Friday, Apr 25 2014
For the last 50 years, biodiversity has been continuously eroded, as evidenced in several recent reports (MEA, 2005; CBD, 2010; UNEP, 2012; WWF, 2012; IUCN, 2013).
This in turn has consequences for ecosystem services (provisionning, regulating, support, and cultural) and humanity which depends on these (Cardinale et al., 2012). Deteriorating biodiversity and associated ecosytems negatively impacts people’s livelihoods, especially the poor (TEEB, 2009); hence a critical need to design sound environmental policies to conserve biodiversity and ecosystem services.
Against this background, the countries’ ability to tackle the issue at the national and international levels remains limited. While estimates of annual financial funds needed for biodiversity conservation range from 76 to 440 billion USD (McCarthy et al., 2012; Sukhdev et al., 2012), actual current annual funding is estimated between 6,3 and 52 billion USD (Parker et al., 2012; see also OECD work in the INVALUABLE Newsletter #3). As a result, decision XI/4 at the CoP11 in 2012 asked to «double total biodiversity-related international financial resource flows to developing countries».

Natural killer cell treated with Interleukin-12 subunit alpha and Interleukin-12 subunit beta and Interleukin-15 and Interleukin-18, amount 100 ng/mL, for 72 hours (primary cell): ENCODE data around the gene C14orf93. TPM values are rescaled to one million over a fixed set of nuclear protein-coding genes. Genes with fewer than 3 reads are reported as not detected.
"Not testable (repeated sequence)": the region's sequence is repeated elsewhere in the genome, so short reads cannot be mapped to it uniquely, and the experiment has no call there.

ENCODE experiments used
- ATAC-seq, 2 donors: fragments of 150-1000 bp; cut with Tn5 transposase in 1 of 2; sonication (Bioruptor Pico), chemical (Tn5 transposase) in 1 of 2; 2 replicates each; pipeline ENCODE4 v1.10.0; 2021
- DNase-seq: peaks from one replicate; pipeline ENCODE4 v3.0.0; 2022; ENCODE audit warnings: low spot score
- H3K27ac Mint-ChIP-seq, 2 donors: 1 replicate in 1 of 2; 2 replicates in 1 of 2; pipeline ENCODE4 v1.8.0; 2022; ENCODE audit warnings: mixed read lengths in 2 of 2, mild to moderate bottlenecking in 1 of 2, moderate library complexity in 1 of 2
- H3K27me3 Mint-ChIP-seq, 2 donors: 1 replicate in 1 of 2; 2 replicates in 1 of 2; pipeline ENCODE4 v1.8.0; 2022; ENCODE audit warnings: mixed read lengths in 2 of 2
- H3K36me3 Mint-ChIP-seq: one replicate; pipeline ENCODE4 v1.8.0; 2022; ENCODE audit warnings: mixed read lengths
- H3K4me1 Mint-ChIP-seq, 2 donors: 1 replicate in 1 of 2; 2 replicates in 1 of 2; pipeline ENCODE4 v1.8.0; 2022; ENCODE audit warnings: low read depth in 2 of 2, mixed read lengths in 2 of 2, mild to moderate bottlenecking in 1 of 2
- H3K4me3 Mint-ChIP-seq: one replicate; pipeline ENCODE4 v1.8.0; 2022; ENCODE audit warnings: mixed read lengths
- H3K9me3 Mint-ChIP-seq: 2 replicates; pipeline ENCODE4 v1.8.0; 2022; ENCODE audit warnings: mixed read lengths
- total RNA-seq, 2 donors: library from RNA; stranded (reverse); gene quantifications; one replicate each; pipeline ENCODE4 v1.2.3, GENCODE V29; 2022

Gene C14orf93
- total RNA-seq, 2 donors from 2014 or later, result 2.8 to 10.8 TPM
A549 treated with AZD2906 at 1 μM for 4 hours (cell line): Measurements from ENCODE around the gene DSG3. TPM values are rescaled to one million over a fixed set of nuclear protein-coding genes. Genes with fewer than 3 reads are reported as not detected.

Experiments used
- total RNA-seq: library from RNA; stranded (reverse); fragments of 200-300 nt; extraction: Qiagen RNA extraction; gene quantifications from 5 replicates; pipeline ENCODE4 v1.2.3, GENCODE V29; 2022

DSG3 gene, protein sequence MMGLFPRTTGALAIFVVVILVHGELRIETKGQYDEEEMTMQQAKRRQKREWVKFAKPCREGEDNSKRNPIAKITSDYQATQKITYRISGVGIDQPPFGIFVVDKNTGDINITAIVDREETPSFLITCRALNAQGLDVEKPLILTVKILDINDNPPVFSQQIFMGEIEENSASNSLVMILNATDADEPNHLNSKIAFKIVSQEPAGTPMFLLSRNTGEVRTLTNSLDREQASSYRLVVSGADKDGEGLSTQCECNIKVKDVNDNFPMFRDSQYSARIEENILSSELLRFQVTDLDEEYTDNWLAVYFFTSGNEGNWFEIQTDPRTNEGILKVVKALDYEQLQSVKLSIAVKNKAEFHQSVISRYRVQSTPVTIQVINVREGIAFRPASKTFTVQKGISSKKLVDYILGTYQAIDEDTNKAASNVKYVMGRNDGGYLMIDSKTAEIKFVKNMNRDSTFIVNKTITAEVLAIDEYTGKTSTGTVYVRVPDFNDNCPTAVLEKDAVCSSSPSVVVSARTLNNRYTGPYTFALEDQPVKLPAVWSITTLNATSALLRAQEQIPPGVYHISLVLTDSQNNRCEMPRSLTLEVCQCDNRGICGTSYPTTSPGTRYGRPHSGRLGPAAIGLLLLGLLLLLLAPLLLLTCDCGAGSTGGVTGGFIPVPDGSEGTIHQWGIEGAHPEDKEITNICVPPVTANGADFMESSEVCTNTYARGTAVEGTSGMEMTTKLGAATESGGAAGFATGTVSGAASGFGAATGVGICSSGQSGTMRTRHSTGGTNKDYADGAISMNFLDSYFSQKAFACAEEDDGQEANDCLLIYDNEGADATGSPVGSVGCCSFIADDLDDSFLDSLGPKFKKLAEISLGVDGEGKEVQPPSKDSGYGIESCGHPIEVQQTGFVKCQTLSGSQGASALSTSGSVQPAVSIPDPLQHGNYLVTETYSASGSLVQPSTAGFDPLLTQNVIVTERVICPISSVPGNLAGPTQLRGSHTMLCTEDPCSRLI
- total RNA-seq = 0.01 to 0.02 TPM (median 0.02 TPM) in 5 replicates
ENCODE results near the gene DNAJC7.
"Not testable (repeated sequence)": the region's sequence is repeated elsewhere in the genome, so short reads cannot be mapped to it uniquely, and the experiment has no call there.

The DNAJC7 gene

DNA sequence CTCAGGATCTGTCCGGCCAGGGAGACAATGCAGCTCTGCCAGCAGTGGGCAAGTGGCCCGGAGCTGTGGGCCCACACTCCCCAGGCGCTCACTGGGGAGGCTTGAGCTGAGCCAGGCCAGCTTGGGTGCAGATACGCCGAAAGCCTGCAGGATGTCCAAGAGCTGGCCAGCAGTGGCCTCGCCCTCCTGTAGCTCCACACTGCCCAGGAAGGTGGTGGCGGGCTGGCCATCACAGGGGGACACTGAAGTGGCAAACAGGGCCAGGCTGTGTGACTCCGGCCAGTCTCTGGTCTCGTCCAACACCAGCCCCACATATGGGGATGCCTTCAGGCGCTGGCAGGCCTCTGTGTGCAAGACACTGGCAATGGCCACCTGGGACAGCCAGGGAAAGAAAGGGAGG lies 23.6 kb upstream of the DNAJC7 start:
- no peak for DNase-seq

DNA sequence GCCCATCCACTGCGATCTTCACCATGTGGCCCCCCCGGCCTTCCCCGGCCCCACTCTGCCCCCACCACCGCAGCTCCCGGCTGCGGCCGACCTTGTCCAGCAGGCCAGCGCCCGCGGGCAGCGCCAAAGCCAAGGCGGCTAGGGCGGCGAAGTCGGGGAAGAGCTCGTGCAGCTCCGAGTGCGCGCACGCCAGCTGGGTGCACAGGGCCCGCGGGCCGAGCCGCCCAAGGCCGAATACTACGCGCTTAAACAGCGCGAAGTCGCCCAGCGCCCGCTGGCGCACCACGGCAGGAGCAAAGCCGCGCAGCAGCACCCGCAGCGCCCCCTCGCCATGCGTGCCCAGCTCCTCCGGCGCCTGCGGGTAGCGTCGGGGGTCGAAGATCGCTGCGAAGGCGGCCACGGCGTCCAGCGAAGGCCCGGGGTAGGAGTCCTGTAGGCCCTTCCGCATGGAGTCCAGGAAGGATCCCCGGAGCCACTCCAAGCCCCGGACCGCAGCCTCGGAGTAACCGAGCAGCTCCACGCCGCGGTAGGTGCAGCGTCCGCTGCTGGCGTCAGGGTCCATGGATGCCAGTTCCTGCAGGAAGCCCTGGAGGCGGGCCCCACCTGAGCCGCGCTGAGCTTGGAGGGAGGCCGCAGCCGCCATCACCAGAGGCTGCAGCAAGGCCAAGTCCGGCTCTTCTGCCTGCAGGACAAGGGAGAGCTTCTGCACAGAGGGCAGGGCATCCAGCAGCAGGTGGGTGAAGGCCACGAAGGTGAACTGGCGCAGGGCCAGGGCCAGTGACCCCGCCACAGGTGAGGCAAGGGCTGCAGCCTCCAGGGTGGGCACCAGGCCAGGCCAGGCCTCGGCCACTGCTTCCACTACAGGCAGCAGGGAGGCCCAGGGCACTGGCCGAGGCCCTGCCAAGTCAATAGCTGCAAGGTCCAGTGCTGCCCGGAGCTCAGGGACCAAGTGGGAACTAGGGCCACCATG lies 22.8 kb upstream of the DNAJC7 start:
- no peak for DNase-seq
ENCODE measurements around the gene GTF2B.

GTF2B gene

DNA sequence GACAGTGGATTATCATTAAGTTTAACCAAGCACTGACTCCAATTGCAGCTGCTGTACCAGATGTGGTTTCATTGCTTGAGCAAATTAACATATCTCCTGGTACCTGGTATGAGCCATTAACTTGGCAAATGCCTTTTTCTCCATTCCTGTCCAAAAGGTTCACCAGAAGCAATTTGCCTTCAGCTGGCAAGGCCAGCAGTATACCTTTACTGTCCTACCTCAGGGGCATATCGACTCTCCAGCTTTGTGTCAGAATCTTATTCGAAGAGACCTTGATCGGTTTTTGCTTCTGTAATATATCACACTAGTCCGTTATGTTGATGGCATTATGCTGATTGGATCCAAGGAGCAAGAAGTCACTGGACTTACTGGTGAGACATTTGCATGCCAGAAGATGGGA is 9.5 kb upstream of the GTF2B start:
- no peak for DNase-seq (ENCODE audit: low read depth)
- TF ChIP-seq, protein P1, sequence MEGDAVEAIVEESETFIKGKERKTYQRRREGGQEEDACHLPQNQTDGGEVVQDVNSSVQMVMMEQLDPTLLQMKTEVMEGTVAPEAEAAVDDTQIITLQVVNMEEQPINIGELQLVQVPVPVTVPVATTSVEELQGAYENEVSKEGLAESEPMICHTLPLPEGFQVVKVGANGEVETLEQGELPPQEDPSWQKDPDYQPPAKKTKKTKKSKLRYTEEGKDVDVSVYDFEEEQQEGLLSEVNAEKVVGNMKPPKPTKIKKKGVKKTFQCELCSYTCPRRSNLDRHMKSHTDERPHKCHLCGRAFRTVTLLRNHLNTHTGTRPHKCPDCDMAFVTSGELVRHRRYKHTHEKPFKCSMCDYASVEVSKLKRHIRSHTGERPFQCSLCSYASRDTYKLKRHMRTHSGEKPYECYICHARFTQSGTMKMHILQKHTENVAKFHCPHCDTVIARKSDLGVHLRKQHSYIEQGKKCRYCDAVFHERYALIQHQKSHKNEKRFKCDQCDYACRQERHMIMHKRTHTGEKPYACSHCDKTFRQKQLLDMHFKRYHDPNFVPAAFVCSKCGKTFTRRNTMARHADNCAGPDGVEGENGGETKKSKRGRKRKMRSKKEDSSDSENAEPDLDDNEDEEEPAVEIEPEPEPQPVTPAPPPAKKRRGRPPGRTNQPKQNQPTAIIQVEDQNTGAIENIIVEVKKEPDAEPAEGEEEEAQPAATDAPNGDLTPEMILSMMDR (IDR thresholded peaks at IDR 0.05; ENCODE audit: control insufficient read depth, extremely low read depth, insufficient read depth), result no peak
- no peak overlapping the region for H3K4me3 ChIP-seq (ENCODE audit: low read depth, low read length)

In this context, academics, practitioners, donors and decision-makers are increasingly calling for new policy instruments able to help filling this funding gap and conserving biodiversity. The Strategy for Resource Mobilization (SRM, goal 4), as well as the Strategic Plan for Biodiversity 2011-2020 (decision X/2) thus aim at promoting «innovative financial mechanisms», while Aichi target 3 sets that «positive incentives for the conservation and sustainable use of biodiversity [should be] developed and applied».
Practically, the Ad Hoc Open ended Working Group on Review of Implementation of the Convention proposed 6 types of innovative financing mechanisms : (i) Payment for ecosystem services, (ii) Biodiversity offset mechanisms, (iii) Environmental fiscal reforms, (iv) Markets for green products, (v) Biodiversity in international development finance and (vi) Biodiversity in climate change funding (UNEP/CBD/COP/11/14/Add.3, 28 August 2012).
However, the characterisation and use of such terms to name those new policy instruments is still heavily debated. As stated in the co-chair Summary document of the 2012 Quito informal seminar dialogue, «the choice of terminology might be important (…). Many participants found the term ‘innovative financial mechanisms’ inappropriate (…). Likewise, many felt the expression ‘markets for biodiversity’ should be avoided as (…) in any discussion of markets, it is important to be clear about what kind of market is being discussed».
Hence, disentangling such critical issues regarding the nature, design and implementation, as well as the impacts and risks, of each of these foreseen new instruments, is critical and policy-relevant. The INVALUABLE research project, a european ERA-Net BiodivERsA-funded project coordinated by the Institute for Sustainable Development and International Relations in Paris, is currently contributing to such an important debate.
INVALUABLE: Objectives and main tasks